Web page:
Having recently completed an assignment in a PMO, I have developed this theory, that a PMCoE is really a subset of what a PMO delivers.
My theory is that the PMO caters to 3 different customers:
a) senior management - investment decision support, mgmt reporting, strategic support during budget cycle time - I would call all that IT STRATEGIC SUPPORT
b) departmental managers - supply/demand, cross-project issue tracking and resolution, integrated cost/schedule control - I would call all that PORTFOLIO MANAGEMENT
c) project managers - coaching, support during project start-up, setting PM standards, providing checklists, tool support, empowering through training- I would call that PROJECT MANAGEMENT CENTER OF EXCELLENCE
Am I on the right track or completely off? Any thoughts would be greatly appreciated. Saving Changes...
Basically you are correct, the PMCoE is a subcomponent of the PMO. However, it depends on how the particular company is using the PMO. As a consultant who has implemented PMOs for several companies - they can be used as a simplified project reporting tool to a support organization throughout IT. I much prefer the support organization and view the PMO as an "enabler" not "inhibitor". Most of the PMOs I have established include the PMO, PMCoE, and Program Support Office (PSO).
Program Management Office - The PMO by nature comprises the functions of the PSO and PMCOE. The activities performed by the PMO include: strategy implementation, project prioritization, project alignment, project reporting, standards, methodology and project management process, accountability, change management, and project coordination.
Program Management Center of Excellence Gathering point of expertise, but does not assume responsibility for project results. The primary purpose of the PMCOE is to raise the organizational competence and maturity level of the enterprise. These include: training, process standardization, internal consulting, competency enhancement, best practices, prioritization, tool definition and standardization.
Program Support Office - Provides senior technical services to “kick-start” various projects simultaneously. These services include: architecture, hardware, software, processes, tools, methodology, and strategic interface expertise.
The companies that implemented the above format focused on:
Project Alignment Project Execution Project Tracking & Reporting Process Improvement Program
I hope this helps. If you need more information or would like to discuss, please do not hesitate to email email@example.com or call (813) 716-3064.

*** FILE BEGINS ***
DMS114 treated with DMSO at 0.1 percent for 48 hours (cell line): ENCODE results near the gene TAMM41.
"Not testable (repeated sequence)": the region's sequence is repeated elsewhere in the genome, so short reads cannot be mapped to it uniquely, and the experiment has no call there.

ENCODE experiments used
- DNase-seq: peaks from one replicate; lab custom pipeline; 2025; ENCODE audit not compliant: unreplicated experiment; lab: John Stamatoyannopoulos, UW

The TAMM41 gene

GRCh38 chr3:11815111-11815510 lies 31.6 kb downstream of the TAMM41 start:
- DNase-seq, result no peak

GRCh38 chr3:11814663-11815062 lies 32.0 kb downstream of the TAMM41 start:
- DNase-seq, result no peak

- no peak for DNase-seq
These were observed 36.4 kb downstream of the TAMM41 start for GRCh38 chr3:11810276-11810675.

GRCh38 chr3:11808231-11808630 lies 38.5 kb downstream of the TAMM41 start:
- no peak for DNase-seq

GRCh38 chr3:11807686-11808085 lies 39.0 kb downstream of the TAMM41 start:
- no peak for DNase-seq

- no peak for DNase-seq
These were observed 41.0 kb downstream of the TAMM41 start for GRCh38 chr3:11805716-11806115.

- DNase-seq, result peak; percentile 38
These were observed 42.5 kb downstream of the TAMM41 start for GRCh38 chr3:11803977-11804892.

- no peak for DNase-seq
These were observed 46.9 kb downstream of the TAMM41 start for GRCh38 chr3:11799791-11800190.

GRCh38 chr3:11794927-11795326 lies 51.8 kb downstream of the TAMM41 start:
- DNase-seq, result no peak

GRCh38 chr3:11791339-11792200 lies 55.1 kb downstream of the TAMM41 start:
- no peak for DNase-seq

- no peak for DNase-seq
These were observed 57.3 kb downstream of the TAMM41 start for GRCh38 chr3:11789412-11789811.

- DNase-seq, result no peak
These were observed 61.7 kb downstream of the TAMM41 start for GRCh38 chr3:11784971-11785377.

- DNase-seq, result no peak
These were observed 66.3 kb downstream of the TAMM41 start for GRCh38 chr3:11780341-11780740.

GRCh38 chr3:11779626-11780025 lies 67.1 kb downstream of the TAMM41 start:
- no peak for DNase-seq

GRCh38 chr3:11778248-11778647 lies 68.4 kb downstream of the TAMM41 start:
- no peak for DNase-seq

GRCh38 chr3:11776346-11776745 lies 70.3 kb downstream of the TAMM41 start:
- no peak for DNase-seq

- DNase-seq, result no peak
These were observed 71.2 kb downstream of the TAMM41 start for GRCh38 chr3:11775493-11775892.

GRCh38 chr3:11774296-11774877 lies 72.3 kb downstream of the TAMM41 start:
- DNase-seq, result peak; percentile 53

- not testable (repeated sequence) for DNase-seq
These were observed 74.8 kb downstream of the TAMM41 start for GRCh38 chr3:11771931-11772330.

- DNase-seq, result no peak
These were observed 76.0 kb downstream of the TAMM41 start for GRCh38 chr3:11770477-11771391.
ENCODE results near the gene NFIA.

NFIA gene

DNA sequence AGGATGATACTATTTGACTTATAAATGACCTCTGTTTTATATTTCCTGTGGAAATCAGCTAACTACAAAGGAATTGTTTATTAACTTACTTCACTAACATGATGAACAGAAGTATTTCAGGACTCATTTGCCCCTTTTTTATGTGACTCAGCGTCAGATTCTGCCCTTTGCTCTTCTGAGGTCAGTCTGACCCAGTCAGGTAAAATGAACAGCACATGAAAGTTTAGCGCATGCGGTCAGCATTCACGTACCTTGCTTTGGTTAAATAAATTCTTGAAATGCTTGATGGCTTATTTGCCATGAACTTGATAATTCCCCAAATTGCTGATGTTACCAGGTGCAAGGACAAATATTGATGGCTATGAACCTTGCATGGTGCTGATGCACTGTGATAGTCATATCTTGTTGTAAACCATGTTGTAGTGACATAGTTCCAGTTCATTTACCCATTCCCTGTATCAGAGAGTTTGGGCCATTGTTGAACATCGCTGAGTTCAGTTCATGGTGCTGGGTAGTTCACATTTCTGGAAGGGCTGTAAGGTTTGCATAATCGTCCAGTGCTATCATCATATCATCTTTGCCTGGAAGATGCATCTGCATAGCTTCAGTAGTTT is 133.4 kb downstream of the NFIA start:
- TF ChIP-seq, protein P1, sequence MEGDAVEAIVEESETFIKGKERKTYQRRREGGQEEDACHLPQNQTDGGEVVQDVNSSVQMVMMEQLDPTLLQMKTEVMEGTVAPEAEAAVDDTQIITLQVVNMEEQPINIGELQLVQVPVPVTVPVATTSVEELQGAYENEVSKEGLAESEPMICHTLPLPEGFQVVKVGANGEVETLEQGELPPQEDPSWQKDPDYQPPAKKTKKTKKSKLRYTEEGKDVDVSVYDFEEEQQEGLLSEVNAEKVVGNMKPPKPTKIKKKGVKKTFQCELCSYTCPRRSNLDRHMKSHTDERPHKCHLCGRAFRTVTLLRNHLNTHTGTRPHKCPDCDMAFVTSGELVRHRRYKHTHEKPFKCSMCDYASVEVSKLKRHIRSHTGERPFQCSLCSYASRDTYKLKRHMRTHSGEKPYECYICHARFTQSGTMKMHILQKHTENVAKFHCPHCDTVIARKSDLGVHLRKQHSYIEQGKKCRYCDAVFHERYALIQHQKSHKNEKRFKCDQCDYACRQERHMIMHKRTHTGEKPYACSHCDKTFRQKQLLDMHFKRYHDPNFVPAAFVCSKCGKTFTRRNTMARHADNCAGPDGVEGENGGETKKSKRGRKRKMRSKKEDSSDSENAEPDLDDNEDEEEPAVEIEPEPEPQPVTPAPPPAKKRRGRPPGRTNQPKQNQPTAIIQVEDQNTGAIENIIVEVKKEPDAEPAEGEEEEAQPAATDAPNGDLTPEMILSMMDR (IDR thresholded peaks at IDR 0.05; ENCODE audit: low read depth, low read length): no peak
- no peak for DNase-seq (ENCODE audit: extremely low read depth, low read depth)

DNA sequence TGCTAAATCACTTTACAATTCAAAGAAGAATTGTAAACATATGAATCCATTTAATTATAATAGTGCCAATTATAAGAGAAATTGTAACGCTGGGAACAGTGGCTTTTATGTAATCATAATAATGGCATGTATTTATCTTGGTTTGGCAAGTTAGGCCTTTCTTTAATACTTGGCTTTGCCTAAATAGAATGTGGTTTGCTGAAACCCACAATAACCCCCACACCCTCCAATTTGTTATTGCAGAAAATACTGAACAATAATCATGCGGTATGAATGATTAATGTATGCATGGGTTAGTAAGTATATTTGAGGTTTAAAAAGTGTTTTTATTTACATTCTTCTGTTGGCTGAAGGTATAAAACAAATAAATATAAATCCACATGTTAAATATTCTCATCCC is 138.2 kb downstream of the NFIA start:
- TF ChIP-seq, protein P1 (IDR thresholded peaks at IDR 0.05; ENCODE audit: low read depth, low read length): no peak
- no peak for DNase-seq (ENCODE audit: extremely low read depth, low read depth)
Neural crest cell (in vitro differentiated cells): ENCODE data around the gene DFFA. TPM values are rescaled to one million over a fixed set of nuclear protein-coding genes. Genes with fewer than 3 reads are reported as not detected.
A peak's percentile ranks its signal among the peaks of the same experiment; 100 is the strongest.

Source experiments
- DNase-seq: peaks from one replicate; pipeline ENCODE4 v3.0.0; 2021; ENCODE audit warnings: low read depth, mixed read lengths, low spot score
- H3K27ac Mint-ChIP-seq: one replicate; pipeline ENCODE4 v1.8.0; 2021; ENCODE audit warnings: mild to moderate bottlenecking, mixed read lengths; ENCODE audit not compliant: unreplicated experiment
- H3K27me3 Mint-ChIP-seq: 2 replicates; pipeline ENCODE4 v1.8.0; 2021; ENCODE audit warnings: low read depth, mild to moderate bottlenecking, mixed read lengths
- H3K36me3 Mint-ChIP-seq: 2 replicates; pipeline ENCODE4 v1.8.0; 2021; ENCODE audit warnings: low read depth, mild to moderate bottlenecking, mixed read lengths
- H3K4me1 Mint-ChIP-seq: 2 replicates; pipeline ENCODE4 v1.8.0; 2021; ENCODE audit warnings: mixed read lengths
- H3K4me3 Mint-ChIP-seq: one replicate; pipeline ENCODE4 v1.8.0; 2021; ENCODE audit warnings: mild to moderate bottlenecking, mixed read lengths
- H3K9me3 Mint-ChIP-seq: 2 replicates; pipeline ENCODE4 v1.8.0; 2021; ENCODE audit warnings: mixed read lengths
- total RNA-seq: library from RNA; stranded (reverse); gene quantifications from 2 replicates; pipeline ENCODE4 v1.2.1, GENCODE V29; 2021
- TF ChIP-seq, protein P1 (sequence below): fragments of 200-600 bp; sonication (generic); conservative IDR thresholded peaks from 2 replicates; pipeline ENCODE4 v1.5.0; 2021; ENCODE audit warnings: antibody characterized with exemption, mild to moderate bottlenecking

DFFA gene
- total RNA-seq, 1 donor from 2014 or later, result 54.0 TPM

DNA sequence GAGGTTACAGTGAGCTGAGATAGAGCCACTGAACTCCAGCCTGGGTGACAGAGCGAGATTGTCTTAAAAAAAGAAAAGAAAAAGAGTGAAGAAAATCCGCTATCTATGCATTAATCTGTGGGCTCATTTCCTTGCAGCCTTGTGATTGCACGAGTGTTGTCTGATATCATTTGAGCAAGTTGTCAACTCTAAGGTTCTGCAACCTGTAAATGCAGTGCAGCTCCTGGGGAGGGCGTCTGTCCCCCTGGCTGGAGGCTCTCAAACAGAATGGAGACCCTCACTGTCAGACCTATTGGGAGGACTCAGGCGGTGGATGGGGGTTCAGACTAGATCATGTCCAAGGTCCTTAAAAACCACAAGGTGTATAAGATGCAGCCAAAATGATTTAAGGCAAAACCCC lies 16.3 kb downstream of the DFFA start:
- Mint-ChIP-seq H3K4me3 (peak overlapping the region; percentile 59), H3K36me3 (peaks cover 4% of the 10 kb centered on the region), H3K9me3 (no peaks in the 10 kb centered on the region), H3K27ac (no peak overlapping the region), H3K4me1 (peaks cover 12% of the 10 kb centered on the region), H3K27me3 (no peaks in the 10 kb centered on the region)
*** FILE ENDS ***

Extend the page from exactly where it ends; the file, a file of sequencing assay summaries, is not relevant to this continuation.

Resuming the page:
By the way, I will be starting a new assignment on July 23rd implement a PMO for one of the world's largest entertainment/travel companies.
Here is a copy of a presentation that describes the above.
Great discussion. I appreciate the descriptions you have both posted and was especially interested in the PMO presentation. Thanks, Jeffrey!
I'm wondering where Risk Management fits into your visions of a PMO? Specifically, I'm referring to the use of Risk Management to prioritize and select projects. We use a process of reviewing opportunities and analyzing the risks to determine how closely the project fits the stated requirements. If there are too many risks, the project becomes a lower priority. We are considering forming a PMO and I would definitely see this review function as a responsibility of the PMO, along with the monitoring of risks during implementation.
You're on the right track, as Jeff confirmed. As a consultant that implements PMOs in Fortune 500 companies, I use a 4-aspect format. But its results that matter, not the number of aspects.
RE: Risk Management. I've enjoyed a lot of success with a tabular approach to scope definition for the PMO project, where scope elements are categorized. One of the categories is "best practices" or "mentoring topics" (if your PMO offers mentoring services"), where Risk Management in general is usually an advanced topic. PMO implementations will enjoy limited success if the focus is on advanced topics rather than the basics.
Laura, your 'risk management' approach seems to be related more to project prioritization at an enterprise/portfolio level...ie, evaluating the risk assessments of proposed projects as part of a 'go/no go' decision. It would seem your PMO has a high level of executive commitment if this service is offered and utilized..a good sign of success.
Laura, how would you rate the quality of the risk information you are getting from the proposed projects? Are the program/project managers experienced with this topic?
Please contact me if you'd like a template for the PMO scope definition and sample scope element categories. Saving Changes...